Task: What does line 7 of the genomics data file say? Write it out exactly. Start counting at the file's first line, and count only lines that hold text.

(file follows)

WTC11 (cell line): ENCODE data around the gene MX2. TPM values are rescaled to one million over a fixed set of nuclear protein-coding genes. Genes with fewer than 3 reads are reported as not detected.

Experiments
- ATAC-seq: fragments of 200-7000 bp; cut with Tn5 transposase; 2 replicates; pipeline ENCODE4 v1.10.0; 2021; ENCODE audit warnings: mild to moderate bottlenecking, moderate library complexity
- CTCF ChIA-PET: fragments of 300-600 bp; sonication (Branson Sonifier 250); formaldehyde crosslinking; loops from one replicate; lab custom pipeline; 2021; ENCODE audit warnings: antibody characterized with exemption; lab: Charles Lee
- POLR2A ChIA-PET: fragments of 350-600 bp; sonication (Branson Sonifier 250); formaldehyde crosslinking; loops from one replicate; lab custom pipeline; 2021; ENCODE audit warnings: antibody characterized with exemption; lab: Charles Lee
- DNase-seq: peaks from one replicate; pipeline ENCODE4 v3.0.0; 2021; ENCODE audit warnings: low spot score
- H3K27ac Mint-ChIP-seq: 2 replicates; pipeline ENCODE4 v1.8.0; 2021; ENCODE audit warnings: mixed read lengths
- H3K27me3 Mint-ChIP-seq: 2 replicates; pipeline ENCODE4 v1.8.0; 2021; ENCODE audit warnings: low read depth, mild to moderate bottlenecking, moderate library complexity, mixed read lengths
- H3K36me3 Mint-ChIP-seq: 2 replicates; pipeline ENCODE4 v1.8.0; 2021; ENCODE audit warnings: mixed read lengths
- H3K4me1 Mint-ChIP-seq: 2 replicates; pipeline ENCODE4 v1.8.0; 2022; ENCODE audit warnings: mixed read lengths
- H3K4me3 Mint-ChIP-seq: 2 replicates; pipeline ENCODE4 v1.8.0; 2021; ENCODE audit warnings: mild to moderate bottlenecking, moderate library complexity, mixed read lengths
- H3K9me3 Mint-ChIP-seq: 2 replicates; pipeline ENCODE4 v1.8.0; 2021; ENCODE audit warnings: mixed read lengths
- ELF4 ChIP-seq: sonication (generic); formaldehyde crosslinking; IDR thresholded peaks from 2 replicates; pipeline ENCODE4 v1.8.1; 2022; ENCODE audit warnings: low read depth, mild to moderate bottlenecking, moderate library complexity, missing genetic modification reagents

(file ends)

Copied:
- H3K27ac Mint-ChIP-seq: 2 replicates; pipeline ENCODE4 v1.8.0; 2021; ENCODE audit warnings: mixed read lengths